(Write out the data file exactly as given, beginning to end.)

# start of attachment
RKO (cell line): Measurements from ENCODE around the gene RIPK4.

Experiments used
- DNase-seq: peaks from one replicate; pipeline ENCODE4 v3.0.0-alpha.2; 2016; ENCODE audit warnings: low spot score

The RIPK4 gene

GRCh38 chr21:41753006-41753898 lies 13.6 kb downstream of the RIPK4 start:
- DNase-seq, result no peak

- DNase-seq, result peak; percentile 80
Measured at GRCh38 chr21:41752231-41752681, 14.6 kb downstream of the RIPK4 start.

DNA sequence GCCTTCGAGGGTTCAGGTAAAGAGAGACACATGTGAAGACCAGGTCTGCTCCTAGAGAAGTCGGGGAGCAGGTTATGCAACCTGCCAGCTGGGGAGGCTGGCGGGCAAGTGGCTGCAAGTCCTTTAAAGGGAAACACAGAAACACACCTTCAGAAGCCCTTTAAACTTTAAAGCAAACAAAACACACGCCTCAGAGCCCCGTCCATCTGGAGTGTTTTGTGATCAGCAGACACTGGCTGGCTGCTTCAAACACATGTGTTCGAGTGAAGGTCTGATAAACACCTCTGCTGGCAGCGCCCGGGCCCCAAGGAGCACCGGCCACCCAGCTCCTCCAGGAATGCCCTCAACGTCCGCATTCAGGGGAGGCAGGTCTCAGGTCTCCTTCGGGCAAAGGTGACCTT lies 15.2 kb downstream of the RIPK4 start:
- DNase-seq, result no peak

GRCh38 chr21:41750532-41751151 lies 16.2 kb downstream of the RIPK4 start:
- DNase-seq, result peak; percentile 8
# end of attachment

RKO (cell line): Measurements from ENCODE around the gene RIPK4.

Experiments used
- DNase-seq: peaks from one replicate; pipeline ENCODE4 v3.0.0-alpha.2; 2016; ENCODE audit warnings: low spot score

The RIPK4 gene

GRCh38 chr21:41753006-41753898 lies 13.6 kb downstream of the RIPK4 start:
- DNase-seq, result no peak

- DNase-seq, result peak; percentile 80
Measured at GRCh38 chr21:41752231-41752681, 14.6 kb downstream of the RIPK4 start.

DNA sequence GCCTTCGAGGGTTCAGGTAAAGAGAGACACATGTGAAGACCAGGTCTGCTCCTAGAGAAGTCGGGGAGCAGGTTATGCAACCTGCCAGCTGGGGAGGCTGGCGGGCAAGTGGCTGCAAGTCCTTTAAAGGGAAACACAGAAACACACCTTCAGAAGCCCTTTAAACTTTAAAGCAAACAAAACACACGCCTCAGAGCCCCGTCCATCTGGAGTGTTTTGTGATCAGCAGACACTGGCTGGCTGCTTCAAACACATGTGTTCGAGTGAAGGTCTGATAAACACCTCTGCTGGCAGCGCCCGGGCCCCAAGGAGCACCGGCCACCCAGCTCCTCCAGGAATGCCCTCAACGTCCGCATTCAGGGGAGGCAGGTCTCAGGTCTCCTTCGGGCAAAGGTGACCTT lies 15.2 kb downstream of the RIPK4 start:
- DNase-seq, result no peak

GRCh38 chr21:41750532-41751151 lies 16.2 kb downstream of the RIPK4 start:
- DNase-seq, result peak; percentile 8